Lynam’s Sole Power won his second King’s Stand Stakes on Tuesday, while the two-year-old Anthem Alexander showed tremendous speed to claim the Queen Mary on Wednesday.
Slade Power has a favourite’s chance, too, having won on Champions Day over course and distance on soft ground.
He looked an improved performer when beating Maarek by an easy two lengths on his seasonal reappearance.
However, Lynam does not see a quicker surface as a barrier. “Asking for three out of four winners this week might be asking a bit much, but thankfully Slade Power doesn’t know that,” said the County Meath handler.
“I’m very happy with him and he’s travelled over well and settled in.
“He’s got no excuses. It looked like he’d improved the way he beat Maarek first time out and that would be in keeping with what he has done every season to date. Every year he gets a little better and I hope that continues. It would cap an unbelievable week if he wins.”
Slade Power’s form line with Maarek is also pertinent to Astaire who began his 2014 campaign when finishing fifth in Newbury’s Greenham Stakes to Kingman who won the Irish Guineas before turning the St James’s Palace Stakes on Tuesday into a procession.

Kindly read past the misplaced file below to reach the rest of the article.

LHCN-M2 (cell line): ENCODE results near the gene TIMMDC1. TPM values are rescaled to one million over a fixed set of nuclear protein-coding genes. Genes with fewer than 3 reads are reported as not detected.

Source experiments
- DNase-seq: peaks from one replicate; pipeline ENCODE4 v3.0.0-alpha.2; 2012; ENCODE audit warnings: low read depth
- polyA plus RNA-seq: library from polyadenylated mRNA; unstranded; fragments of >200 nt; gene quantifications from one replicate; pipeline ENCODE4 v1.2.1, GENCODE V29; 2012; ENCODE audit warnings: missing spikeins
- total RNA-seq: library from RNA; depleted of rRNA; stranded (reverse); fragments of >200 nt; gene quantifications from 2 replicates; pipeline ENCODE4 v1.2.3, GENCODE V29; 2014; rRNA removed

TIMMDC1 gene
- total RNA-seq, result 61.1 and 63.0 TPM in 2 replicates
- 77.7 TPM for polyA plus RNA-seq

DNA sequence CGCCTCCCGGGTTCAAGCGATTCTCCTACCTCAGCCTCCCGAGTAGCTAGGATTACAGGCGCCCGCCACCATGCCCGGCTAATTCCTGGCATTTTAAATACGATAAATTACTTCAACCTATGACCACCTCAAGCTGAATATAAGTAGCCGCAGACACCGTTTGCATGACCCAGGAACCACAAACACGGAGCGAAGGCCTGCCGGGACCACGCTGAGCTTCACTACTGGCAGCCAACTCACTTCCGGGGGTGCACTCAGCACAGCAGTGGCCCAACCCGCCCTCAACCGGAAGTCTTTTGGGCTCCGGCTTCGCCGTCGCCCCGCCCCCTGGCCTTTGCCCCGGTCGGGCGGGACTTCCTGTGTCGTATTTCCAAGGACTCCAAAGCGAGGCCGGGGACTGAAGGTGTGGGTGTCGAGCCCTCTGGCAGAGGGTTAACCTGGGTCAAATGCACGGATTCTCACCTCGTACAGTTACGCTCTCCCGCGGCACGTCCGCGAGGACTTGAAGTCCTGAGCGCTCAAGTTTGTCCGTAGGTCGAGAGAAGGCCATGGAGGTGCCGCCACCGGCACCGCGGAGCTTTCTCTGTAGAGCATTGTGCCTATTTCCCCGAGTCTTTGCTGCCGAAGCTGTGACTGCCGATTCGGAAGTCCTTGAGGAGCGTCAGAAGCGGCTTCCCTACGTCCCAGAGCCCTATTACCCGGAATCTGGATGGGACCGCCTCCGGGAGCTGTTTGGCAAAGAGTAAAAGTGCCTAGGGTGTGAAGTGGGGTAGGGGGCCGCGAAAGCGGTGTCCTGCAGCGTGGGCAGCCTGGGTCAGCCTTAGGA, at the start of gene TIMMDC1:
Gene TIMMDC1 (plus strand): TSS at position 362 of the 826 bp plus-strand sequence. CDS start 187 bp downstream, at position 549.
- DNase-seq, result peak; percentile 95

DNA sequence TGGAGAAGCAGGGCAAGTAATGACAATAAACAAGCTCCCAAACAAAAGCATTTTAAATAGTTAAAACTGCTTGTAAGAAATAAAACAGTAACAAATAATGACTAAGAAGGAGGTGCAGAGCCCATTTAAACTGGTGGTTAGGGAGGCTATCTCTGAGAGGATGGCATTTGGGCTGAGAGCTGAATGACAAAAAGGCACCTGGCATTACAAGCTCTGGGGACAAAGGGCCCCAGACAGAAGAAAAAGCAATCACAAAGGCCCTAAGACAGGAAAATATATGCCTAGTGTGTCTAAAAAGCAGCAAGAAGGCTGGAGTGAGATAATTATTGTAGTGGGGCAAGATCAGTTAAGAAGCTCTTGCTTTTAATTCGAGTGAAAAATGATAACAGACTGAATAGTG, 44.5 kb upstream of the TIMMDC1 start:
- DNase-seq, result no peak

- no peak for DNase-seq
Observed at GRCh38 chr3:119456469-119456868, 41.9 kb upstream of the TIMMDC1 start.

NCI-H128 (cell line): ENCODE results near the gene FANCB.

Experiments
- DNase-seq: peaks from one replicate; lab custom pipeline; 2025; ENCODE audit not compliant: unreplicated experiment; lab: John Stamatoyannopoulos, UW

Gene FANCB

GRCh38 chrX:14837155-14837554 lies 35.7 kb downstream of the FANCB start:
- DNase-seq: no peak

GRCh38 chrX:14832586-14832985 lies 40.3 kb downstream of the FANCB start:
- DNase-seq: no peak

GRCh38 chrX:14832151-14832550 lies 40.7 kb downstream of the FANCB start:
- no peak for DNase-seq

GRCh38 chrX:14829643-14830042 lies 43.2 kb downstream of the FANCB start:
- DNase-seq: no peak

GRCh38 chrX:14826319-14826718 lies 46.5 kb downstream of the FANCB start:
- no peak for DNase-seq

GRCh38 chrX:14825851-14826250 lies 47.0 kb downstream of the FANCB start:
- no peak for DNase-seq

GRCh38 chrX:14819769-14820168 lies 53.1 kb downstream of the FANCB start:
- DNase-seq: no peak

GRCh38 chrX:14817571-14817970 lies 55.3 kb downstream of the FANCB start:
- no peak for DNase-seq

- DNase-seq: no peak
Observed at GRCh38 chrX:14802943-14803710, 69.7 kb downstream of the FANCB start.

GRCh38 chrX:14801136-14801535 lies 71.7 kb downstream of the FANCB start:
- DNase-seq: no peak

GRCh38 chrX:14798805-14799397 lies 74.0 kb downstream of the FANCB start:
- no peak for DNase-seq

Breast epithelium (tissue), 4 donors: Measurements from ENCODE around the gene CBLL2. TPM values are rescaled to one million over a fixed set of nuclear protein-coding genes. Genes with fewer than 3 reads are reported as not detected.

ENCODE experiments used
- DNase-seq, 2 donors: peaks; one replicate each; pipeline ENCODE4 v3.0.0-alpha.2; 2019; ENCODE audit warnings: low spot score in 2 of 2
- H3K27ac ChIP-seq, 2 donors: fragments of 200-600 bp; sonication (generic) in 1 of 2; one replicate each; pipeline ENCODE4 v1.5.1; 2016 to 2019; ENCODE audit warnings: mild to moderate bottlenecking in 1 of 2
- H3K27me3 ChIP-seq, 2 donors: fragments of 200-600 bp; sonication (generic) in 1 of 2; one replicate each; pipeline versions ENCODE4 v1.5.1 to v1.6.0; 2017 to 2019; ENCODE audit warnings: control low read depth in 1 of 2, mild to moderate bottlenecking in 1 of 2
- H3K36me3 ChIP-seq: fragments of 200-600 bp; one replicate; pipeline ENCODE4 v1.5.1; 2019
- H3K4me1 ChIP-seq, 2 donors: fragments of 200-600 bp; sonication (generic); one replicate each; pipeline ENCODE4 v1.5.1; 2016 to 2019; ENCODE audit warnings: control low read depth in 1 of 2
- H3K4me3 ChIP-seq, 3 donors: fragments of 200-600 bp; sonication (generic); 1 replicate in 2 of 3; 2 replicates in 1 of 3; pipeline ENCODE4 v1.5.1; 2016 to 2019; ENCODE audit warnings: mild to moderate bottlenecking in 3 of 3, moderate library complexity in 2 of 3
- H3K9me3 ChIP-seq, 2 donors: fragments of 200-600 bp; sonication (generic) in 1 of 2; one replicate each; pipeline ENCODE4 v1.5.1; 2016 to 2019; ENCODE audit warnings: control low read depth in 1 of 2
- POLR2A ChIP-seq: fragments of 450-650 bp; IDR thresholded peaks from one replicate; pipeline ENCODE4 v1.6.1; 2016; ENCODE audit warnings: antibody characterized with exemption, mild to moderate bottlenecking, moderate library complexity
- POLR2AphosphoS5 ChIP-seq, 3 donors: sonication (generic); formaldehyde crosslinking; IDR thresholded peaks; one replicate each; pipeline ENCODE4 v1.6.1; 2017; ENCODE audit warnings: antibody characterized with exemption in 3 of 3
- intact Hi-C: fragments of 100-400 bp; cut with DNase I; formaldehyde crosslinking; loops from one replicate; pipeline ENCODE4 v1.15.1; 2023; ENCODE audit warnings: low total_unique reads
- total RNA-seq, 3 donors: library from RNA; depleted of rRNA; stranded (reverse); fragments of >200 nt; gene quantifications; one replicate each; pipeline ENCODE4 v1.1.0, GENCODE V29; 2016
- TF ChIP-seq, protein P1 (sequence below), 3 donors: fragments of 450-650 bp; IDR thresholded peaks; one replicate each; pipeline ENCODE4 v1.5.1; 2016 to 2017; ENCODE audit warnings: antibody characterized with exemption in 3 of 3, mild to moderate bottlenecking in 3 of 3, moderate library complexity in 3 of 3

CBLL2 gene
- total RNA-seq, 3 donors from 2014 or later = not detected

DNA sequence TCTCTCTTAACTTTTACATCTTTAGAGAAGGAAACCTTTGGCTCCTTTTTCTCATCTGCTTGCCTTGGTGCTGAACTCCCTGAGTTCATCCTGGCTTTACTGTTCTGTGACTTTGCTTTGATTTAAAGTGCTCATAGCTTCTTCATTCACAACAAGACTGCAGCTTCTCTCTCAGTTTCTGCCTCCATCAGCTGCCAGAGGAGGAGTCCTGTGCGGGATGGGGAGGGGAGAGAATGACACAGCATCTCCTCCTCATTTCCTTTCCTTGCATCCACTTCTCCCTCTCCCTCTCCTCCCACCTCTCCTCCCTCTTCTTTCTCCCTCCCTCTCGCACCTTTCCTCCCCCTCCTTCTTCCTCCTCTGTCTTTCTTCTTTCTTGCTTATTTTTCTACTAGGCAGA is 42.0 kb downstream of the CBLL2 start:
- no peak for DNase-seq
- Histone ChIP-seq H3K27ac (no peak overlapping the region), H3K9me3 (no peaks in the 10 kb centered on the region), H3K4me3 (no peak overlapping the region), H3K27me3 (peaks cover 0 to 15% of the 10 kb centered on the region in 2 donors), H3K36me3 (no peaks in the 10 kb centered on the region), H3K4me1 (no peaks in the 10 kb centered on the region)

Astaire was then a close second to Maarek in the Duke of York Stakes on the Knavesmire when the soft going favoured Evanna McCutcheon’s runner who misses Ascot today because of the quick underfoot conditions.
“Another 100 yards and he would have won the Duke of York,” added Tingey. “At least he got a Group One horse and we know Maarek got his going at York.”
With Astaire’s regular rider Neil Callan in Hong Kong, Jamie Spencer will be in the saddle today – further recognition that the top jockeys want to be associated with the Ryan stable.
“The thing about Kevin, he loves every horse – whether it be a donkey or a Group One winner,” said Tingey when asked to explain the stable’s rich vein of form.
“The big thing is he tells the owners the truth – except on my 50th birthday. No disrespect to others, but other trainers don’t.
“I’ve seen him going round his boxes at 10pm checking his horses are settled. His passion for his horses, television only gives you a brief glimpse of what he is best at. Myself and Angie, we’re just proud to be part of his story and his success.”
It’s been some journey.